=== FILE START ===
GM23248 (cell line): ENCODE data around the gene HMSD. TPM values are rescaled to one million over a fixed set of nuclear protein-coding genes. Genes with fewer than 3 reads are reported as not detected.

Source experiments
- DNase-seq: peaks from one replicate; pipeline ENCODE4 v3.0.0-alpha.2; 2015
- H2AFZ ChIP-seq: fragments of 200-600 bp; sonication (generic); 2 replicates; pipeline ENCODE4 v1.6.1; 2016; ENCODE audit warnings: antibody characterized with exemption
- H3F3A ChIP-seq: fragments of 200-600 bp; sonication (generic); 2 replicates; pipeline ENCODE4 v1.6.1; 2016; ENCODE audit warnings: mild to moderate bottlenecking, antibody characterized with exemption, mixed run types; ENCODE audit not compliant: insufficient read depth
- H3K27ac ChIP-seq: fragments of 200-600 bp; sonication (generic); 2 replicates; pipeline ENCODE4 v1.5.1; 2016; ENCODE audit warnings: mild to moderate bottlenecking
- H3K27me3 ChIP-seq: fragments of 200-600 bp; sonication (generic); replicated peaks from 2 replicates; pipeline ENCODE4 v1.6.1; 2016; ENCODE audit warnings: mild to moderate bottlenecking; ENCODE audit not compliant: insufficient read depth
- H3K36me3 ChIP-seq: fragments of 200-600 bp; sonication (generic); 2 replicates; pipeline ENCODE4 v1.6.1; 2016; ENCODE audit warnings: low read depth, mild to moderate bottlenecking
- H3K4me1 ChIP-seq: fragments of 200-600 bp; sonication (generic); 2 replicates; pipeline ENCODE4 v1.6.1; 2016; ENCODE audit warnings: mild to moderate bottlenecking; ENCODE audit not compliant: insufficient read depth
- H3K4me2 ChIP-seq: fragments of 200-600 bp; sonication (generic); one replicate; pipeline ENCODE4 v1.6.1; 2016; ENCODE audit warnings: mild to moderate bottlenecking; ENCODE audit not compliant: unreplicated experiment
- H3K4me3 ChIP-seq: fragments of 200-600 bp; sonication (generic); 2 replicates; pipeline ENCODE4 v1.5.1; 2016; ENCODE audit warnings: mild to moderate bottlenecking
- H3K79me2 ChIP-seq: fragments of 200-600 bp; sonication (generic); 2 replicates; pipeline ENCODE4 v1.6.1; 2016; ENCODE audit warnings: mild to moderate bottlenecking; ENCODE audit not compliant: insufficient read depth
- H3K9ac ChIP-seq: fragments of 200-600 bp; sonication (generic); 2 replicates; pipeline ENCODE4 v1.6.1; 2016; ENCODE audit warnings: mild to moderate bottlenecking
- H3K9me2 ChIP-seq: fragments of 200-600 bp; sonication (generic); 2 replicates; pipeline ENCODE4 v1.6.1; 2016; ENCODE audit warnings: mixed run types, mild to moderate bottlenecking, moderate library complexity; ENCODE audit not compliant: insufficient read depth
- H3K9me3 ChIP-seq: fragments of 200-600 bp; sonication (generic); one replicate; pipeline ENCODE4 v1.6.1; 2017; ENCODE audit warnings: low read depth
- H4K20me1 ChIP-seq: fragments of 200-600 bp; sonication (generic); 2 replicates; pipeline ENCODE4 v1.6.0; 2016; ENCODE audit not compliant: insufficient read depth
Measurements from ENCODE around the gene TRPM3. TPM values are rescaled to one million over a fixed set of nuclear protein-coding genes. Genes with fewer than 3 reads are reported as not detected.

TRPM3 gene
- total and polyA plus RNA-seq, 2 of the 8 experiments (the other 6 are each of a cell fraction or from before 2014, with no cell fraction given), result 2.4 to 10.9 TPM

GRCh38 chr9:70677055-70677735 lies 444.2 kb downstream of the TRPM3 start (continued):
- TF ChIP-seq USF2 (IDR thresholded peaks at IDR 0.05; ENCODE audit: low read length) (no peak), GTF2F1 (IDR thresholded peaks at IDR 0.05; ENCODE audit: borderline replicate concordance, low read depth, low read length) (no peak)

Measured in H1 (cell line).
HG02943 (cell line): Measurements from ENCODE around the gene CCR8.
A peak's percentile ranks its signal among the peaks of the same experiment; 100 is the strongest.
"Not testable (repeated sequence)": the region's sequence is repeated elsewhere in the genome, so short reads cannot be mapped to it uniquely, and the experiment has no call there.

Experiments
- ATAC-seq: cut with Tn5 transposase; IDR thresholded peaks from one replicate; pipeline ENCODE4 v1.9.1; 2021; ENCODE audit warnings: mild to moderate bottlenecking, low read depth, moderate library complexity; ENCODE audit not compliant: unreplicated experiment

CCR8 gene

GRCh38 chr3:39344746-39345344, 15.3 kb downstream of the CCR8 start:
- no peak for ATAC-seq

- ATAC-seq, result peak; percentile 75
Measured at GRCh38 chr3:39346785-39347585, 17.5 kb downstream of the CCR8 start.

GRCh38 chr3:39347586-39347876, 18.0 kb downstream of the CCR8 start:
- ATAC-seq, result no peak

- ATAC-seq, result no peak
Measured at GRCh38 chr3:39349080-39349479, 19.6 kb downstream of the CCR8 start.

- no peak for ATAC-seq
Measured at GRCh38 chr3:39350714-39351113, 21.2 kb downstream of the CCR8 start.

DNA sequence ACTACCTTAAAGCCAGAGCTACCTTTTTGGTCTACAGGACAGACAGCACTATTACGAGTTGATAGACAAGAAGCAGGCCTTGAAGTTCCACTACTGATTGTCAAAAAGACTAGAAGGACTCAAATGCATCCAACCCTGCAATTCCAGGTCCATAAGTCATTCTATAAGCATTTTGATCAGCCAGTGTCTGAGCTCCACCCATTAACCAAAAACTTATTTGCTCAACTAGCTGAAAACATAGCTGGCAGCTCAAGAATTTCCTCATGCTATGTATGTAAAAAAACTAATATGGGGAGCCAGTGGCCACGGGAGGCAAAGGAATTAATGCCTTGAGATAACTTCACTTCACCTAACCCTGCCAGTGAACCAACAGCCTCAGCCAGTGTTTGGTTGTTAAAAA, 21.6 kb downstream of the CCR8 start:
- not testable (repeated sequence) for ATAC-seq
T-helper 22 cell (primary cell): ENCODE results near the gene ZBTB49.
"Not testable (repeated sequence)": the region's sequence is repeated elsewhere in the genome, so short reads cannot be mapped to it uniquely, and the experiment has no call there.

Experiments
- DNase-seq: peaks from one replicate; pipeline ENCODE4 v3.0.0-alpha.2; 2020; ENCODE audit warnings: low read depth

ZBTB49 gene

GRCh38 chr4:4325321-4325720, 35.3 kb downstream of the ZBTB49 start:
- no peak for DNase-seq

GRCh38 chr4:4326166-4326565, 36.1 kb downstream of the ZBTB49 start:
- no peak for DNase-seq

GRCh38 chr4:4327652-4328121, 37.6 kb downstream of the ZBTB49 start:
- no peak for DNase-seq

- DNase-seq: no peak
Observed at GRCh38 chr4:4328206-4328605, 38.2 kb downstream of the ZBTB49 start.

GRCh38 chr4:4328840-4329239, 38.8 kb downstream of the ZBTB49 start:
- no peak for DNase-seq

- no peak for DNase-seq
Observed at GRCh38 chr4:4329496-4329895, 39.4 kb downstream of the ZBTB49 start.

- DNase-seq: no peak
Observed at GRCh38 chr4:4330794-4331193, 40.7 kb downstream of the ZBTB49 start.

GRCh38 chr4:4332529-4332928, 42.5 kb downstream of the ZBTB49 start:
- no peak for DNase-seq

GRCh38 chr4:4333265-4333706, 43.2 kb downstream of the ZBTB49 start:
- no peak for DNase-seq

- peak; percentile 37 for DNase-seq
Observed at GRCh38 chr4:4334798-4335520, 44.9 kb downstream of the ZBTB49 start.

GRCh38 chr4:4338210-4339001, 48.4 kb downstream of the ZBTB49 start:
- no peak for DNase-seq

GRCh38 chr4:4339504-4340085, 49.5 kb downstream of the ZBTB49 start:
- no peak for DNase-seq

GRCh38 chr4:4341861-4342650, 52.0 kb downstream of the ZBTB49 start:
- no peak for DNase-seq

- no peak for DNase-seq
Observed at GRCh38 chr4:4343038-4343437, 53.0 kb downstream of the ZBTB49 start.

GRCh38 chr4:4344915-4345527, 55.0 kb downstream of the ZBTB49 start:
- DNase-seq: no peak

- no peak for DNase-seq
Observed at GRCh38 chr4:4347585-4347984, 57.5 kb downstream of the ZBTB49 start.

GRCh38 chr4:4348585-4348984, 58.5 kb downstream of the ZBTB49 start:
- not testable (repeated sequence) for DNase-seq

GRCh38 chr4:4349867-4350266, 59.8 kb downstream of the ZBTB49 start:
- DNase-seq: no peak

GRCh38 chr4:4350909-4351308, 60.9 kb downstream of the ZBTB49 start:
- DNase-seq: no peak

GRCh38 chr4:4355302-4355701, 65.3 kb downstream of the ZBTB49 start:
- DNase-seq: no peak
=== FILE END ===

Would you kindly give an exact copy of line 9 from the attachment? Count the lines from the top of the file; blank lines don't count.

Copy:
- H3K4me1 ChIP-seq: fragments of 200-600 bp; sonication (generic); 2 replicates; pipeline ENCODE4 v1.6.1; 2016; ENCODE audit warnings: mild to moderate bottlenecking; ENCODE audit not compliant: insufficient read depth